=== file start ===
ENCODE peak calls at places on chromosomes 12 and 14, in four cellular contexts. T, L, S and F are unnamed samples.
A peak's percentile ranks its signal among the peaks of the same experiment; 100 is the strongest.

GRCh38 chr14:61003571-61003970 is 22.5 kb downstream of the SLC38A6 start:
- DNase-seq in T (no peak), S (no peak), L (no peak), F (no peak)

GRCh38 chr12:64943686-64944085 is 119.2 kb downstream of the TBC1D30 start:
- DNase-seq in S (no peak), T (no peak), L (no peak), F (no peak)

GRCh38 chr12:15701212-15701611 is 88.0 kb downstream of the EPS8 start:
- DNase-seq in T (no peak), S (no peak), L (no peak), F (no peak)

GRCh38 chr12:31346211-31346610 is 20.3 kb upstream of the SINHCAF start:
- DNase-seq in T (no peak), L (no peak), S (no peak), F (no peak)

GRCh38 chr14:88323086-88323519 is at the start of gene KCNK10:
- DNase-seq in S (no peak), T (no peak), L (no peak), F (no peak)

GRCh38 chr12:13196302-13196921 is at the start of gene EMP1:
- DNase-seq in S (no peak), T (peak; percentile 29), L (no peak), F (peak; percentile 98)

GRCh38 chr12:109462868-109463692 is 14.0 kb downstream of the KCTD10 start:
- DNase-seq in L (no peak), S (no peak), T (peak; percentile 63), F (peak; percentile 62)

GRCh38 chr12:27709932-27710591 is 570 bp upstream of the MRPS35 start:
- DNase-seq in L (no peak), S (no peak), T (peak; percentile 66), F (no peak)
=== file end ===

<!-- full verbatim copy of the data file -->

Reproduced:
ENCODE peak calls at places on chromosomes 12 and 14, in four cellular contexts. T, L, S and F are unnamed samples.
A peak's percentile ranks its signal among the peaks of the same experiment; 100 is the strongest.

GRCh38 chr14:61003571-61003970 is 22.5 kb downstream of the SLC38A6 start:
- DNase-seq in T (no peak), S (no peak), L (no peak), F (no peak)

GRCh38 chr12:64943686-64944085 is 119.2 kb downstream of the TBC1D30 start:
- DNase-seq in S (no peak), T (no peak), L (no peak), F (no peak)

GRCh38 chr12:15701212-15701611 is 88.0 kb downstream of the EPS8 start:
- DNase-seq in T (no peak), S (no peak), L (no peak), F (no peak)

GRCh38 chr12:31346211-31346610 is 20.3 kb upstream of the SINHCAF start:
- DNase-seq in T (no peak), L (no peak), S (no peak), F (no peak)

GRCh38 chr14:88323086-88323519 is at the start of gene KCNK10:
- DNase-seq in S (no peak), T (no peak), L (no peak), F (no peak)

GRCh38 chr12:13196302-13196921 is at the start of gene EMP1:
- DNase-seq in S (no peak), T (peak; percentile 29), L (no peak), F (peak; percentile 98)

GRCh38 chr12:109462868-109463692 is 14.0 kb downstream of the KCTD10 start:
- DNase-seq in L (no peak), S (no peak), T (peak; percentile 63), F (peak; percentile 62)

GRCh38 chr12:27709932-27710591 is 570 bp upstream of the MRPS35 start:
- DNase-seq in L (no peak), S (no peak), T (peak; percentile 66), F (no peak)